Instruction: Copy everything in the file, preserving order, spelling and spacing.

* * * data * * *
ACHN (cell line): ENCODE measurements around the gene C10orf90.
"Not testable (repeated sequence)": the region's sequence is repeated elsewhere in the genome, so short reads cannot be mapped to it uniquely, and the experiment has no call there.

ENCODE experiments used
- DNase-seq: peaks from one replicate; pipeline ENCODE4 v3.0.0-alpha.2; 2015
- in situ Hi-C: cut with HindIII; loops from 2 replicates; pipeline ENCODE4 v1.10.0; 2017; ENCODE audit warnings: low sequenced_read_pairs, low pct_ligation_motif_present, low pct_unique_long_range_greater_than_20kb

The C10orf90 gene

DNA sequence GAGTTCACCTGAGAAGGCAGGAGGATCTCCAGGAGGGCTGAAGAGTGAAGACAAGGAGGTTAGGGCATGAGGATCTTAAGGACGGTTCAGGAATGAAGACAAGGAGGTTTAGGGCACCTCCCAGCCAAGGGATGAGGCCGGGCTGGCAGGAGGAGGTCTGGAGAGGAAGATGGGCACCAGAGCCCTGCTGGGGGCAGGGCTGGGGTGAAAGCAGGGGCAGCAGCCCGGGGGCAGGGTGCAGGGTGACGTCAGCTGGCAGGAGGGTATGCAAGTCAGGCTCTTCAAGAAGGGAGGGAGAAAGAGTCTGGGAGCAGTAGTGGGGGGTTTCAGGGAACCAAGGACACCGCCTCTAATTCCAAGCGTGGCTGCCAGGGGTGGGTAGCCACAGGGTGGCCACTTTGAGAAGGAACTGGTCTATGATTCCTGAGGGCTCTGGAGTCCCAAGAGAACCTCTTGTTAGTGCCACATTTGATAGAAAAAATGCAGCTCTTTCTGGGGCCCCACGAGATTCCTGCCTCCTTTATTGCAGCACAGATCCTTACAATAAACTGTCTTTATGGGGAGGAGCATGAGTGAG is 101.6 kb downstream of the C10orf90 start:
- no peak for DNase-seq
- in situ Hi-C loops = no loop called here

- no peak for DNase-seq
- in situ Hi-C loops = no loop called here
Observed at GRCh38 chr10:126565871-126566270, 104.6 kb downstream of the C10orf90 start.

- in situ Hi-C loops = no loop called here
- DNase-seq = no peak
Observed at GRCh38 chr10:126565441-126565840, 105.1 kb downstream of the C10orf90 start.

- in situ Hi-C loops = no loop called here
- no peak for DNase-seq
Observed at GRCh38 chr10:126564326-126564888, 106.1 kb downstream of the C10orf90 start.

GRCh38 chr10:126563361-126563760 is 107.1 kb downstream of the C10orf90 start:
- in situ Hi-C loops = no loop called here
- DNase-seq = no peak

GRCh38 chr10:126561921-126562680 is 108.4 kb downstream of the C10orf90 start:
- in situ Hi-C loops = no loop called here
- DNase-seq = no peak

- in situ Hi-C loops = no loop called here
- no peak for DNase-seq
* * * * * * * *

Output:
ACHN (cell line): ENCODE measurements around the gene C10orf90.
"Not testable (repeated sequence)": the region's sequence is repeated elsewhere in the genome, so short reads cannot be mapped to it uniquely, and the experiment has no call there.

ENCODE experiments used
- DNase-seq: peaks from one replicate; pipeline ENCODE4 v3.0.0-alpha.2; 2015
- in situ Hi-C: cut with HindIII; loops from 2 replicates; pipeline ENCODE4 v1.10.0; 2017; ENCODE audit warnings: low sequenced_read_pairs, low pct_ligation_motif_present, low pct_unique_long_range_greater_than_20kb

The C10orf90 gene

DNA sequence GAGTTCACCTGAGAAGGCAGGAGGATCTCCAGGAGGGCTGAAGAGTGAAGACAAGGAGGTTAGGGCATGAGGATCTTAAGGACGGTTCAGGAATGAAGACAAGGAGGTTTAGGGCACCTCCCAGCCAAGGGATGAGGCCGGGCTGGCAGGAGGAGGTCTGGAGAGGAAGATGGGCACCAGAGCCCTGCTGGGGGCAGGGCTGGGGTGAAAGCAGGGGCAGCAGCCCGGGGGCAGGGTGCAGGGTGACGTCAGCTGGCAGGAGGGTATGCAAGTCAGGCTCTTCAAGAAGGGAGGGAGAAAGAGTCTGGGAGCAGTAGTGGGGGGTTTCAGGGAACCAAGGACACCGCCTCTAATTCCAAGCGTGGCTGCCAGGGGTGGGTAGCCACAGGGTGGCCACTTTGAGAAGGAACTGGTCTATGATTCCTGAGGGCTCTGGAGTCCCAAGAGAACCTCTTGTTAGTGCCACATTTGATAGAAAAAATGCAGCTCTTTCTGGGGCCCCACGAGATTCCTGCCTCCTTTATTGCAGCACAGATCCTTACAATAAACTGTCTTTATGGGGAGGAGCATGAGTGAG is 101.6 kb downstream of the C10orf90 start:
- no peak for DNase-seq
- in situ Hi-C loops = no loop called here

- no peak for DNase-seq
- in situ Hi-C loops = no loop called here
Observed at GRCh38 chr10:126565871-126566270, 104.6 kb downstream of the C10orf90 start.

- in situ Hi-C loops = no loop called here
- DNase-seq = no peak
Observed at GRCh38 chr10:126565441-126565840, 105.1 kb downstream of the C10orf90 start.

- in situ Hi-C loops = no loop called here
- no peak for DNase-seq
Observed at GRCh38 chr10:126564326-126564888, 106.1 kb downstream of the C10orf90 start.

GRCh38 chr10:126563361-126563760 is 107.1 kb downstream of the C10orf90 start:
- in situ Hi-C loops = no loop called here
- DNase-seq = no peak

GRCh38 chr10:126561921-126562680 is 108.4 kb downstream of the C10orf90 start:
- in situ Hi-C loops = no loop called here
- DNase-seq = no peak

- in situ Hi-C loops = no loop called here
- no peak for DNase-seq